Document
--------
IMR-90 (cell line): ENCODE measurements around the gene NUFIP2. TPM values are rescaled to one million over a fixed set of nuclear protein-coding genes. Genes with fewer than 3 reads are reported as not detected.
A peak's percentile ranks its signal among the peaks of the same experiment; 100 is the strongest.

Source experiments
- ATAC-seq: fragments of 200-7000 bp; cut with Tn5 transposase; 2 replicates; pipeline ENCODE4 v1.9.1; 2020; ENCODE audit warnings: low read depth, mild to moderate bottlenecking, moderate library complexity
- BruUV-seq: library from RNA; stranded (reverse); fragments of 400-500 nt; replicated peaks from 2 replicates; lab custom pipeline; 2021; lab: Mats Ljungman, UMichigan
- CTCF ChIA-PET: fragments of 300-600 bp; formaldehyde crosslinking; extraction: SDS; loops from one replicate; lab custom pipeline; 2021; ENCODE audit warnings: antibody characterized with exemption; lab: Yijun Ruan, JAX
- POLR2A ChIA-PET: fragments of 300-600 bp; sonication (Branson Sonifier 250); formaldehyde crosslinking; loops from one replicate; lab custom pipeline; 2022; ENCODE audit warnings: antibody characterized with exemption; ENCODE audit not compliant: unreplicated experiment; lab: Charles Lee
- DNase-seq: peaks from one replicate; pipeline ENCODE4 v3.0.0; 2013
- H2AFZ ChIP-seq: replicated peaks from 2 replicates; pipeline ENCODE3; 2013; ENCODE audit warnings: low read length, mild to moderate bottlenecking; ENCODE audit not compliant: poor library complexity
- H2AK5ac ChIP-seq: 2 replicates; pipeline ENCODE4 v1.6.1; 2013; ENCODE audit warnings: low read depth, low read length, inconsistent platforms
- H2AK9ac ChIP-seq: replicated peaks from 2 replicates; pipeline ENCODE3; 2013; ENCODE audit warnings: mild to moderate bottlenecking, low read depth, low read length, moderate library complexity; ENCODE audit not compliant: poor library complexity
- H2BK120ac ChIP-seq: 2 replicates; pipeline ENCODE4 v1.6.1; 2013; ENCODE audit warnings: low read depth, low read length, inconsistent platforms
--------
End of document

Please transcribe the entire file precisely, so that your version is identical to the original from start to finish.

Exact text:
IMR-90 (cell line): ENCODE measurements around the gene NUFIP2. TPM values are rescaled to one million over a fixed set of nuclear protein-coding genes. Genes with fewer than 3 reads are reported as not detected.
A peak's percentile ranks its signal among the peaks of the same experiment; 100 is the strongest.

Source experiments
- ATAC-seq: fragments of 200-7000 bp; cut with Tn5 transposase; 2 replicates; pipeline ENCODE4 v1.9.1; 2020; ENCODE audit warnings: low read depth, mild to moderate bottlenecking, moderate library complexity
- BruUV-seq: library from RNA; stranded (reverse); fragments of 400-500 nt; replicated peaks from 2 replicates; lab custom pipeline; 2021; lab: Mats Ljungman, UMichigan
- CTCF ChIA-PET: fragments of 300-600 bp; formaldehyde crosslinking; extraction: SDS; loops from one replicate; lab custom pipeline; 2021; ENCODE audit warnings: antibody characterized with exemption; lab: Yijun Ruan, JAX
- POLR2A ChIA-PET: fragments of 300-600 bp; sonication (Branson Sonifier 250); formaldehyde crosslinking; loops from one replicate; lab custom pipeline; 2022; ENCODE audit warnings: antibody characterized with exemption; ENCODE audit not compliant: unreplicated experiment; lab: Charles Lee
- DNase-seq: peaks from one replicate; pipeline ENCODE4 v3.0.0; 2013
- H2AFZ ChIP-seq: replicated peaks from 2 replicates; pipeline ENCODE3; 2013; ENCODE audit warnings: low read length, mild to moderate bottlenecking; ENCODE audit not compliant: poor library complexity
- H2AK5ac ChIP-seq: 2 replicates; pipeline ENCODE4 v1.6.1; 2013; ENCODE audit warnings: low read depth, low read length, inconsistent platforms
- H2AK9ac ChIP-seq: replicated peaks from 2 replicates; pipeline ENCODE3; 2013; ENCODE audit warnings: mild to moderate bottlenecking, low read depth, low read length, moderate library complexity; ENCODE audit not compliant: poor library complexity
- H2BK120ac ChIP-seq: 2 replicates; pipeline ENCODE4 v1.6.1; 2013; ENCODE audit warnings: low read depth, low read length, inconsistent platforms